The plan largely borrows from the blueprint laid out by Gov. Chris Christie in February, with one major exception. It does not include the income tax cut that Christie has needled Democrats to accept for months.

Instead, Democrats set aside $180 million for an alternative tax cutting plan that provides a tax credit based on the size of a resident’s property tax bill, but they won't pull the trigger until — or unless — the governor hits his tops-in-the-nation revenue estimates next year.

Democratic lawmakers said they would like to cut taxes, but the state may not be able to afford it if revenues continue to slump. They said if Christie is optimistic about the economy, he shouldn't worry about putting off a final decision on the cuts until later in the year.

"We need tax relief, but we need it in a fiscally responsible way," said Assemblyman Gary Schaer (D-Passaic). "To tell the taxpayers to wait a few months until we know if we have the money strikes me as the right thing to do."

Republicans on the committee blasted Democrats for holding tax relief hostage.

"It's a true disappointment," Assemblyman Jay Webber (R-Morris). This contemplates making New Jersey residents wait for tax relief, and that's a failure."

Webber also ripped Democrats for pushing a tax on millionaires, labeling them "one-trick ponies when it comes to budget planning."

"All solutions first start with let's raise taxes. I say stop it," Webber said.

- N.J. Assembly Budget Committee approves $31.7B state spending plan,, June 22, 2012.

3. Ronda Rousey has an Olympic judo medal, an undeniable personal magnetism and a merciless string of victories in her short mixed martial arts career.

Now she's finally got a showcase worthy of her talent.

Rousey and Liz Carmouche will make history Saturday night at Honda Center in Anaheim, Calif., when they meet in the first women's bout in UFC history. They're the main event at UFC 157, and Rousey is the star of the latest pay-per-view show put on by MMA’s dominant promotion.

It’s a scenario that was fairly unimaginable even a year ago in the UFC, which never had a women’s division and showed scant interest in that version of the sport. Rousey and her fellow fighters have created believers at every level of MMA in the past few years, culminating in this breakthrough onto its biggest stage.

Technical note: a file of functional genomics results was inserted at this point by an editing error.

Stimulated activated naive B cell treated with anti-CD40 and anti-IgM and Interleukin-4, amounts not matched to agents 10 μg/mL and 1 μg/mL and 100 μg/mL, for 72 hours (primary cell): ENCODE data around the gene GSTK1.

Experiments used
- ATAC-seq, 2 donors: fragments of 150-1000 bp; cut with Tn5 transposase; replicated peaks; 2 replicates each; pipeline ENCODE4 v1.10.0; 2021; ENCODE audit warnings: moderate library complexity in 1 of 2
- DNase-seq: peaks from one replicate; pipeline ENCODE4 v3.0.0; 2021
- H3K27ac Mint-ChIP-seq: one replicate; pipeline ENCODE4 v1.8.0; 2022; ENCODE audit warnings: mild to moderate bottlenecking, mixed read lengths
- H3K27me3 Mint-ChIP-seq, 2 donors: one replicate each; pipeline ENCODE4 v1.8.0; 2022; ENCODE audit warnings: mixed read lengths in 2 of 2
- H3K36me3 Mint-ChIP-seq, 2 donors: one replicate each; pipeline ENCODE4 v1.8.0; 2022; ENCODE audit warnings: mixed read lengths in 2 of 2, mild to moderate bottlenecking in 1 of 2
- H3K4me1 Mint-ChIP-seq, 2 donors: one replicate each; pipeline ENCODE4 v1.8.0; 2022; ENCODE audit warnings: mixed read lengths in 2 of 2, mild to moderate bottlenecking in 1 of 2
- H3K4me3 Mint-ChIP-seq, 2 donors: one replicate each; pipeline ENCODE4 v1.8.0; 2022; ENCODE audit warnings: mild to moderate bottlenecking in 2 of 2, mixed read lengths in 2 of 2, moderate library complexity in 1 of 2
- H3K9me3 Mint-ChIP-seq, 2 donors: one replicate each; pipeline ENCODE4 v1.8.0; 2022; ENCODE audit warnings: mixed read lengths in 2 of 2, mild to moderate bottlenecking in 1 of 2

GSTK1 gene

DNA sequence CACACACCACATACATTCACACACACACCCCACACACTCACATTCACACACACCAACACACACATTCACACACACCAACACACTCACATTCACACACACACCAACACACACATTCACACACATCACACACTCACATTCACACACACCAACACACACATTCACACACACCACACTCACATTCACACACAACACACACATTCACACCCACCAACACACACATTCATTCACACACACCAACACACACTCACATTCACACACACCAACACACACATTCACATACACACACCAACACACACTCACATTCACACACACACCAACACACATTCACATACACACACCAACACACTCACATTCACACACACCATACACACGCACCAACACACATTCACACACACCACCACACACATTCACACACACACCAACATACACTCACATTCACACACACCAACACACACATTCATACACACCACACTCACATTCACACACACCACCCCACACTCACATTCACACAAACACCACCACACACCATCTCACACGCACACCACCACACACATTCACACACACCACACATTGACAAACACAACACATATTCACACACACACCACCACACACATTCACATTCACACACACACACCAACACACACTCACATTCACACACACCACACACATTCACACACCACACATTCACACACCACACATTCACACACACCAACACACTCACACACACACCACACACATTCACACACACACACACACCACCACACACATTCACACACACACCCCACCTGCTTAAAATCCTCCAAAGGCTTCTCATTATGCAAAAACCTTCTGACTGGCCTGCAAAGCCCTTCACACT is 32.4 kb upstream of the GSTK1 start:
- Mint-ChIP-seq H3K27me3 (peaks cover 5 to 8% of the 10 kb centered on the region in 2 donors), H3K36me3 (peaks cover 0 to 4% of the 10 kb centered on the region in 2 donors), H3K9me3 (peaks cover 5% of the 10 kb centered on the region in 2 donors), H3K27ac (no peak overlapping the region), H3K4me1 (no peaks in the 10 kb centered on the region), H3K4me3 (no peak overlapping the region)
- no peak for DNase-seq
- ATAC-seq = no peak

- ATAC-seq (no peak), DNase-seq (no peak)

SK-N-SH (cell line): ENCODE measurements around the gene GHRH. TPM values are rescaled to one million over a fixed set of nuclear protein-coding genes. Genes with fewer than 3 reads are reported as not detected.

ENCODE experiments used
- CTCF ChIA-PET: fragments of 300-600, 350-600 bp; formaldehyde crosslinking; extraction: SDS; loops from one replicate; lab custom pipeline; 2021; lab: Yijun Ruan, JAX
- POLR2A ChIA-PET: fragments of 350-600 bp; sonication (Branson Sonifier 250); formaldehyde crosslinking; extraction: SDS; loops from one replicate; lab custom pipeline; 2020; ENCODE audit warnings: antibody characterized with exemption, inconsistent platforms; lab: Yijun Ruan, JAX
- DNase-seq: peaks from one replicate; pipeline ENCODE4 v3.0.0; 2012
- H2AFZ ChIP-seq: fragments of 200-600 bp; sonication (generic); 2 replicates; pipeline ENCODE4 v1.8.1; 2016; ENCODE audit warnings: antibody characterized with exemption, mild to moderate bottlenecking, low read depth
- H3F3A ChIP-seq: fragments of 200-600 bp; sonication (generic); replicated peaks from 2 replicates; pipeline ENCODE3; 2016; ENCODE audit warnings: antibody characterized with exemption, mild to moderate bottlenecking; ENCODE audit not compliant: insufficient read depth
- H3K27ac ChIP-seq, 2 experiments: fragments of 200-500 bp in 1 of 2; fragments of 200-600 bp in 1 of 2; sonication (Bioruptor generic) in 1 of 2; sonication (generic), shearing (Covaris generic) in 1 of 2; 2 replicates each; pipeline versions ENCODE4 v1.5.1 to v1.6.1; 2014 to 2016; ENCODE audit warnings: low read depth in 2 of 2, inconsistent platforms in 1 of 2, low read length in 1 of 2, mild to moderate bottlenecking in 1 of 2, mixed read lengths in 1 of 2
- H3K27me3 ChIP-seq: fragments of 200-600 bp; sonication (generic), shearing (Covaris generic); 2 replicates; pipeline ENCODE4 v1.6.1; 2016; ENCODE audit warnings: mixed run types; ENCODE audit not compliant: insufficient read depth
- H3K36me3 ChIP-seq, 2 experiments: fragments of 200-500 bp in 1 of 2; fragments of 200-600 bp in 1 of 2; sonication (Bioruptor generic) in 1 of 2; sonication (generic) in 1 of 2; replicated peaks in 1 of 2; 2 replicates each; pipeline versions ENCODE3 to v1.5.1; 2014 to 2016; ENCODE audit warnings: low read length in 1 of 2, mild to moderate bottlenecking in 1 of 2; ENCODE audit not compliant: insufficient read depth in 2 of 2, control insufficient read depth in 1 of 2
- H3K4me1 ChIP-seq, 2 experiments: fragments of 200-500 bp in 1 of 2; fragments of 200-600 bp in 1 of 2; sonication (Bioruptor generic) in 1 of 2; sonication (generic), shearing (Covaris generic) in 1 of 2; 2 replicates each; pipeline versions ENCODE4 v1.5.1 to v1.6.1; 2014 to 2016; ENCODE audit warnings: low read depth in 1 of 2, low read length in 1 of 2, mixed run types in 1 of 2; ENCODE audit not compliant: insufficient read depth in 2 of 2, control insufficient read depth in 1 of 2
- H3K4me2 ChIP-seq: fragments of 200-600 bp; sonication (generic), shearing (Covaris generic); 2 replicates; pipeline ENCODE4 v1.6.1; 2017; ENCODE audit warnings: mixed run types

"I feel like the brighter the lights are, the better I can see," Rousey said.

"These are things that needed to be done for a very long time now, and I didn't think that waiting for somebody else to do it was the wisest thing to do," she added. "I feel like I'm the most capable person, and I should do whatever I can to make it happen."

It's all happening for Rousey, who has already graced magazine covers and national talk shows with a sparkling wit and charm that's in sharp contrast to her savage, joint-dislocating performances in the cage. After winning each of her first six professional MMA fights by painful armbar submissions in the first round, Rousey is a huge favorite to retain the UFC women’s bantamweight belt handed to her by UFC President Dana White last year after she defended her title in the now-defunct Strikeforce promotion.


She already won over the most important skeptic of all: White, who initially wanted no part of women’s MMA.

"After we met, she told me she had envisioned in her mind that she was going to make it so that I couldn't deny women, that I would have to bring her into the UFC," White said. "We've had some pretty crazy conversations about a lot of things, but she was right. She willed it so that there was no way I was not going to do it."

Rousey specializes in the armbar, a judo technique that bends an opponent’s arm in grotesque fashion until she taps out or gets a dislocated elbow. Rousey has an equally spectacular way with words: During promotion for her final Strikeforce fight against Sarah Kaufman last August, Rousey vowed to rip off Kaufman’s arm and throw it at her corner. She settled for her sixth straight armbar.

"Everybody calls her a one-trick pony, but she's fought a lot of women that are very good, who all know exactly what she's going to do, and they can't stop her," White said. "She goes right in and gets you down, goes for that arm, and they can't stop her from doing it. She doesn't want her arm raised in a decision. She wants to finish you, and that's what I like."

- Ronda Rousey makes historic UFC debut in Anaheim, AP, February 22, 2013.




About the author:

Zhang Xin is Trainer at He has been with China Daily since 1988, when he graduated from Beijing Foreign Studies University. Write him at:, or raise a question for potential use in a future column.

(作者:张欣  中国日报网英语点津 杜娟 编辑)